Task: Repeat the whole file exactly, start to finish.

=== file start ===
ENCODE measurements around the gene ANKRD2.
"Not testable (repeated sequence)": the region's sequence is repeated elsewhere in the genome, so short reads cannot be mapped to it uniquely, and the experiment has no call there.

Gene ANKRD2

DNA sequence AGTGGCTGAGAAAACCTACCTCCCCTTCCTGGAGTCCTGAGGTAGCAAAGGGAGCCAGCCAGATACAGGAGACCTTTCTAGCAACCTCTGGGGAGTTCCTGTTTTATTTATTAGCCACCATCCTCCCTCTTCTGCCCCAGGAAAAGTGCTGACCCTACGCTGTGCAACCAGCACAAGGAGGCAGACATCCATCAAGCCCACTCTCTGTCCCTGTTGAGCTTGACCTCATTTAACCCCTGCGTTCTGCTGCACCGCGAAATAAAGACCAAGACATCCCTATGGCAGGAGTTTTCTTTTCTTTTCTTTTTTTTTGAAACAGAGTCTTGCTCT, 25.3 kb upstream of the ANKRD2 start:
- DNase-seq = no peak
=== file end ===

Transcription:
ENCODE measurements around the gene ANKRD2.
"Not testable (repeated sequence)": the region's sequence is repeated elsewhere in the genome, so short reads cannot be mapped to it uniquely, and the experiment has no call there.

Gene ANKRD2

DNA sequence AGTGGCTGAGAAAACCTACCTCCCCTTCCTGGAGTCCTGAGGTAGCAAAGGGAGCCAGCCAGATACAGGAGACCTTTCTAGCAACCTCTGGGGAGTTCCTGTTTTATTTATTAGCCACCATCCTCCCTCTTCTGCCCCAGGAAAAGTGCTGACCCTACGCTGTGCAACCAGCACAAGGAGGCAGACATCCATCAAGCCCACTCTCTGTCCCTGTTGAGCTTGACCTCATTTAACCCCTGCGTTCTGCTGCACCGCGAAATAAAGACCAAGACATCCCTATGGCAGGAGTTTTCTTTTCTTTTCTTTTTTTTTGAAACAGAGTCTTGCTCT, 25.3 kb upstream of the ANKRD2 start:
- DNase-seq = no peak